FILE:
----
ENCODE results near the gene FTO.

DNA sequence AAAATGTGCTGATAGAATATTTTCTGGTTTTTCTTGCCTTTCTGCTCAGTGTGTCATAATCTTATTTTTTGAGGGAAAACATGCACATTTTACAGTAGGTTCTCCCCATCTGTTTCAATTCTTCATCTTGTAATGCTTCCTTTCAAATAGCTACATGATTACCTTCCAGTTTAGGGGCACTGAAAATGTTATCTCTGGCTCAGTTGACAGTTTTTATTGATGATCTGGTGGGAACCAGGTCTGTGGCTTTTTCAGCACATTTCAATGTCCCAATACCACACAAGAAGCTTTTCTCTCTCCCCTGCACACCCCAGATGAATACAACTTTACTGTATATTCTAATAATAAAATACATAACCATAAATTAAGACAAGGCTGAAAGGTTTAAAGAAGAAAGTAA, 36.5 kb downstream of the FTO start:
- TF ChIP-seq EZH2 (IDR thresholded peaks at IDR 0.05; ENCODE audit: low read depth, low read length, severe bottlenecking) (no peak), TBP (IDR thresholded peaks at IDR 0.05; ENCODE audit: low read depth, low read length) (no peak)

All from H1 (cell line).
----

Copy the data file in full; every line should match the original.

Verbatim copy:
ENCODE results near the gene FTO.

DNA sequence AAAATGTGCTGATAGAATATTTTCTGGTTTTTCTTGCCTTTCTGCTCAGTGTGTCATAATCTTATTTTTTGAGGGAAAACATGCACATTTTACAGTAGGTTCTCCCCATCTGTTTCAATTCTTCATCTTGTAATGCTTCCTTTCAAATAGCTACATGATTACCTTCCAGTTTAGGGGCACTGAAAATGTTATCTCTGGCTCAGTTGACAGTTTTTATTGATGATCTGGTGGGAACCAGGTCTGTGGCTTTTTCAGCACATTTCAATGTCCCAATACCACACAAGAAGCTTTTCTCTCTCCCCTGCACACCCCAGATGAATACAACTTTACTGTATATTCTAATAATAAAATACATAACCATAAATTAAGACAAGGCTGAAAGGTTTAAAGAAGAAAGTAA, 36.5 kb downstream of the FTO start:
- TF ChIP-seq EZH2 (IDR thresholded peaks at IDR 0.05; ENCODE audit: low read depth, low read length, severe bottlenecking) (no peak), TBP (IDR thresholded peaks at IDR 0.05; ENCODE audit: low read depth, low read length) (no peak)

All from H1 (cell line).